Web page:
When was the last time you took a bath without interruption? What about sitting outside and enjoying the evening? Time with friends without looking at your phone for texts from your kids?

Sometimes, a parent needs to just step back and let the kids experience natural consequences. Whether it is a teen waking up late for work or kids sorting out who gets to play the game system, stepping back will often show you what you kids are capable of. Usually, the worst case scenario is not that bad and the best case is that they will increase their abilities to be responsible.

But they’re not old enough

Every single generation does it. They think they are so dang special. In counseling sessions or even with friends, I’ll ask, “What did you do when you were (insert age here)?” Almost universally friends and client respond, “I did some inapropriate behavior but…

“…it was different in the 60s, 70s, or 80s.”

“…things were safer.”

“…we didn’t have the internet.”

But parents weren’t thinking that then. They were thinking the same thing that parents are thinking now. When we’re a kid, we are oblivious to the dangers, consequences, and ways of the world. How did we learn? Was it when mom said, “No” or was it when we tried it out and formed our own conculsions?

Now I’m not saying take a step back and let “Lord of the Flies” occur in your household. Otherwise, you may come see me in counseling for something else. The main goal is to transition toward the empty nest not to have it be a sudden change.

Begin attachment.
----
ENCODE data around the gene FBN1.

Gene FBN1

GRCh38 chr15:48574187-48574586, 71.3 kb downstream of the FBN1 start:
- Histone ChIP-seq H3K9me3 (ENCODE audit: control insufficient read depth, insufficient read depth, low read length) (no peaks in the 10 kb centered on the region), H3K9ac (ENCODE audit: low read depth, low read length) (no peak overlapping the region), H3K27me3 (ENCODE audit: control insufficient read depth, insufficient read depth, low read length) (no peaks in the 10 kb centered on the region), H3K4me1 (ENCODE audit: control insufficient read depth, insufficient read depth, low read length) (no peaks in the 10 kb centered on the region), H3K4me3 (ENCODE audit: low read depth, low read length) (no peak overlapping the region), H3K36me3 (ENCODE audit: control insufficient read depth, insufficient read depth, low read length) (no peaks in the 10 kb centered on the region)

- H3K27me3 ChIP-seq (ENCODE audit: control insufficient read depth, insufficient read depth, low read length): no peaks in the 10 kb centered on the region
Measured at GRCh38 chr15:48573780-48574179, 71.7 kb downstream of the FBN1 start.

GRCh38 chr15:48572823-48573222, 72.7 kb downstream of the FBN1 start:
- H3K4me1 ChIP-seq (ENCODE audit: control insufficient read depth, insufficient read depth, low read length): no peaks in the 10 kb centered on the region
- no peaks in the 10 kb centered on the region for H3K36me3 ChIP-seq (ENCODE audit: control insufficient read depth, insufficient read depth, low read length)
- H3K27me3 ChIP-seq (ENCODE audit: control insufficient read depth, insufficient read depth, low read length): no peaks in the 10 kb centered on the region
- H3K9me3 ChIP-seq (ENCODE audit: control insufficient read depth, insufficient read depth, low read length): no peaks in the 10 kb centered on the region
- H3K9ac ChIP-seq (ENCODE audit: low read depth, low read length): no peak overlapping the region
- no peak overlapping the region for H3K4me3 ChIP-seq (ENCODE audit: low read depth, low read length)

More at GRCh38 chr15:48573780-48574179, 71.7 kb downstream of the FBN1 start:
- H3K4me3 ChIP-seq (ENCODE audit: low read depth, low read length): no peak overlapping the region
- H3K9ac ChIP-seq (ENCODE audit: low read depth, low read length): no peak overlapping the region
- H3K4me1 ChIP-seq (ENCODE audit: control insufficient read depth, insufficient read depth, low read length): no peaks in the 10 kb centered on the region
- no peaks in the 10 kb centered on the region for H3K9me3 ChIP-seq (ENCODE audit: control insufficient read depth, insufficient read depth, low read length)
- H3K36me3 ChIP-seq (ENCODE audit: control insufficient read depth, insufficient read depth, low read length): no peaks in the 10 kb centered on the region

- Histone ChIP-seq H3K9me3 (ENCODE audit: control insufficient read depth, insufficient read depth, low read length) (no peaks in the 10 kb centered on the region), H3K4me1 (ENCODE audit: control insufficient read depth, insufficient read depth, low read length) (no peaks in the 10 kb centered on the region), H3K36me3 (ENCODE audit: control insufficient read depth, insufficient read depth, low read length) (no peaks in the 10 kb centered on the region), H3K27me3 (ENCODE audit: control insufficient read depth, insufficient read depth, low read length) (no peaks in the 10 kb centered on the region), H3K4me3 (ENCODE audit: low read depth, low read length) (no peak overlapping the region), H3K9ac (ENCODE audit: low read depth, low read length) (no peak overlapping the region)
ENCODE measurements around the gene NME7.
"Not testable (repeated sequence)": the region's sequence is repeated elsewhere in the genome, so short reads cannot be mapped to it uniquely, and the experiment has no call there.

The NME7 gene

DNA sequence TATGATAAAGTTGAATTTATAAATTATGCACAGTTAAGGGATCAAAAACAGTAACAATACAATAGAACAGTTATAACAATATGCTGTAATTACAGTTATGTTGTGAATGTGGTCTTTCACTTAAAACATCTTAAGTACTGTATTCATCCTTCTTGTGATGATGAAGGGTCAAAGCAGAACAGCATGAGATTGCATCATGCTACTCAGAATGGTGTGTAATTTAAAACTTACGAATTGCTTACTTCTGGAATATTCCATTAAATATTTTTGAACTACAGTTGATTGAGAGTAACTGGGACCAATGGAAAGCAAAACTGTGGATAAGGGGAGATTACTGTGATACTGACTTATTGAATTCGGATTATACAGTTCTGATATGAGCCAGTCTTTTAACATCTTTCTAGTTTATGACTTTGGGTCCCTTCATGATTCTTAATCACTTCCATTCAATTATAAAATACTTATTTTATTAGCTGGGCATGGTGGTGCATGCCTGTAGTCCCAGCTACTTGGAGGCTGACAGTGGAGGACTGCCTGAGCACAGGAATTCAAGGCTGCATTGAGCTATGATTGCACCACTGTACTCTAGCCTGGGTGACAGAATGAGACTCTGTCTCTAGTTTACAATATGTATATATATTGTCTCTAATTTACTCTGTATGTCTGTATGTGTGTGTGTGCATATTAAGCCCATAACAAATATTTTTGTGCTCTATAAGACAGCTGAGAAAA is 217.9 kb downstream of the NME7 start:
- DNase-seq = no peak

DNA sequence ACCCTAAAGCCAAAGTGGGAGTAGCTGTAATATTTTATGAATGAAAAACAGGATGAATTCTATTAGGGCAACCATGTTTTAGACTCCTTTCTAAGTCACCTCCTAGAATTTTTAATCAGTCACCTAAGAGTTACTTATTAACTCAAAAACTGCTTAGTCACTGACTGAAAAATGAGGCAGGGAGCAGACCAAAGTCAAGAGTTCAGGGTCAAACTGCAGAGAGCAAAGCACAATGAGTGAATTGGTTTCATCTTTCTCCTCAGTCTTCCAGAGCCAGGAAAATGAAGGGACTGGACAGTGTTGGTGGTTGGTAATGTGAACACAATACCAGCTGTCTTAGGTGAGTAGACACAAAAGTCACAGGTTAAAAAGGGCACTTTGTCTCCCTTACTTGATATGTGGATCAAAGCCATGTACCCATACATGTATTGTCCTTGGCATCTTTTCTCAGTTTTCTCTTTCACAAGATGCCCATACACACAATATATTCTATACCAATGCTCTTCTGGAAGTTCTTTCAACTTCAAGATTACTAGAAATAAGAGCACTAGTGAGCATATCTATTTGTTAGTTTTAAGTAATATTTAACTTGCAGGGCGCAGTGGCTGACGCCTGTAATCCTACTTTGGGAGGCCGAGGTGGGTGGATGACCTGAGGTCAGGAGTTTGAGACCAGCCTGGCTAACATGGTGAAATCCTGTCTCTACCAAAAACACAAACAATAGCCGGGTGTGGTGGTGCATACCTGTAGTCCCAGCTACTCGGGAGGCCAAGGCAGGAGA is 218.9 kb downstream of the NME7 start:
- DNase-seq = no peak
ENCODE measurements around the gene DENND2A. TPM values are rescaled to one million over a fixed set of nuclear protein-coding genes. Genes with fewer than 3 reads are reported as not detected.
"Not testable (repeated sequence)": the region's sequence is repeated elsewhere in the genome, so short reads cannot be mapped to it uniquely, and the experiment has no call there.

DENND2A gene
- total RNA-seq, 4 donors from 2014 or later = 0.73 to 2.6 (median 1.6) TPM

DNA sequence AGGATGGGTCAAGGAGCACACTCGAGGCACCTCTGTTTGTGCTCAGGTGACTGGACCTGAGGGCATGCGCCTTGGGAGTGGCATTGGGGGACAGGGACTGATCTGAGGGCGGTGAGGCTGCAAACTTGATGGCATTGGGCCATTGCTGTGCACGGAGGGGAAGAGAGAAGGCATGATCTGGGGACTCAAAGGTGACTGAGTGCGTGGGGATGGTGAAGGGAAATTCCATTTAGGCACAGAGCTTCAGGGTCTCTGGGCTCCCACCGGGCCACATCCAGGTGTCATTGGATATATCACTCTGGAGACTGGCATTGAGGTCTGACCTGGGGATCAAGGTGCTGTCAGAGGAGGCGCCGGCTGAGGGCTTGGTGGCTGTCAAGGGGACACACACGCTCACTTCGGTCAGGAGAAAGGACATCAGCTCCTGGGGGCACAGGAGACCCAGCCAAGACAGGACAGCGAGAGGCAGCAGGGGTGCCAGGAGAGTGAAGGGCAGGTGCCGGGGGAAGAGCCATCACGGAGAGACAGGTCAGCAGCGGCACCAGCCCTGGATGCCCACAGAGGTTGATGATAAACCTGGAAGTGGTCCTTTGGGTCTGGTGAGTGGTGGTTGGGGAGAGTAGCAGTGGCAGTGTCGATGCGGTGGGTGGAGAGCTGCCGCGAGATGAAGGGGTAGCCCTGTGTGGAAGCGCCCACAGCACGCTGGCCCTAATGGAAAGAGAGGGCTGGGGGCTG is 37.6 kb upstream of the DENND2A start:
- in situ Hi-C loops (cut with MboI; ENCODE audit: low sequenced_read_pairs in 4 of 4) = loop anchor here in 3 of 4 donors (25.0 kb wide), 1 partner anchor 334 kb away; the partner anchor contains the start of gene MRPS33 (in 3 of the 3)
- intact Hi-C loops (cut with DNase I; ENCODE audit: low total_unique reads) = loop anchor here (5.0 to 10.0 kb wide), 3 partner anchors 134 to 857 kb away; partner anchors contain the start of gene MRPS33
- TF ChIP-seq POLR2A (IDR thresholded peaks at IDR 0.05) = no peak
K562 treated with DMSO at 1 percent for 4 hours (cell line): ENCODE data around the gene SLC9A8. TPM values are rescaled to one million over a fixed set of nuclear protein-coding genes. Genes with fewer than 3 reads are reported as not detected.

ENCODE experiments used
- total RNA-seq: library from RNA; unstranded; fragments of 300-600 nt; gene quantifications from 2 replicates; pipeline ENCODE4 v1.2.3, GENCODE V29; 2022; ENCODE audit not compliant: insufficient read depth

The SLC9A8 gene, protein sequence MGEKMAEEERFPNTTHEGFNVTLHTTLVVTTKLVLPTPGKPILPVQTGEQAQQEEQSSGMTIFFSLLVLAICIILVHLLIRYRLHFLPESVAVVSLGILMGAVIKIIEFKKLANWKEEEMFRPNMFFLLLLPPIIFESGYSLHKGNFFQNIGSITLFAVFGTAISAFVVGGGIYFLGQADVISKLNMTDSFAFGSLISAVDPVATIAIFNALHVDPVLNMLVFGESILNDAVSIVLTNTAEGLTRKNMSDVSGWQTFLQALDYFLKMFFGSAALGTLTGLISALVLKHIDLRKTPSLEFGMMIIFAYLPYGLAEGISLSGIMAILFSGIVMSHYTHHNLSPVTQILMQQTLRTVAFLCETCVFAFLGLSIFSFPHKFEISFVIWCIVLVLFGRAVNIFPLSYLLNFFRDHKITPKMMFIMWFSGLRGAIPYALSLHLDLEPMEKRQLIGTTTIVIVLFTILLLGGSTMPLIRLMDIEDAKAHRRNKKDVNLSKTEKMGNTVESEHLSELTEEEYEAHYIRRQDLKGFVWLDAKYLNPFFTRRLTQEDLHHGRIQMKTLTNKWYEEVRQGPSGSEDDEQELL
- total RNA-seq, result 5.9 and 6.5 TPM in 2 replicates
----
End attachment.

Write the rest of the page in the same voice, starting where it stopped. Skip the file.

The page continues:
counselor Traverse City counseling familyJoseph R. Sanok, MA, LLP, LPC, NCC is a licensed therapist and counseling in Traverse City, MI where he owns Mental Wellness Counseling. He once flew in a helicopter in Nepal, it was a lot of fun.

 

 

 

 

Photo from Creative Commons, thank you JD Hancock

Mental Wellness: More than beauty rest

Mental Wellness: More than beauty rest

sleep counseling Traverse City counselor family

Originally appeared in the Record Eagle, April 21, 2012 available at:

http://record-eagle.com/bodysoul/x1350020161/Mental-Wellness-More-than-beauty-rest/print

My grandma had a sleep mask. You know the kind that blocks out light? Hers was pink. I always thought it looked stupid. Then my wife gave me one last December, except mine is brown and black. When I got it, I thought, “Am I ever going to use this except on an airplane?”

Every morning when the light smacks me in the face at five something, I now put it on and have a glorious last hour of sleep. I love it.

We all know how important sleep is for kids. If they don’t get their naps they are cranky and everyone in earshot knows. We underestimate the importance of solid sleep for adults. Here are some things you should know:

Sleep is tied to mental wellness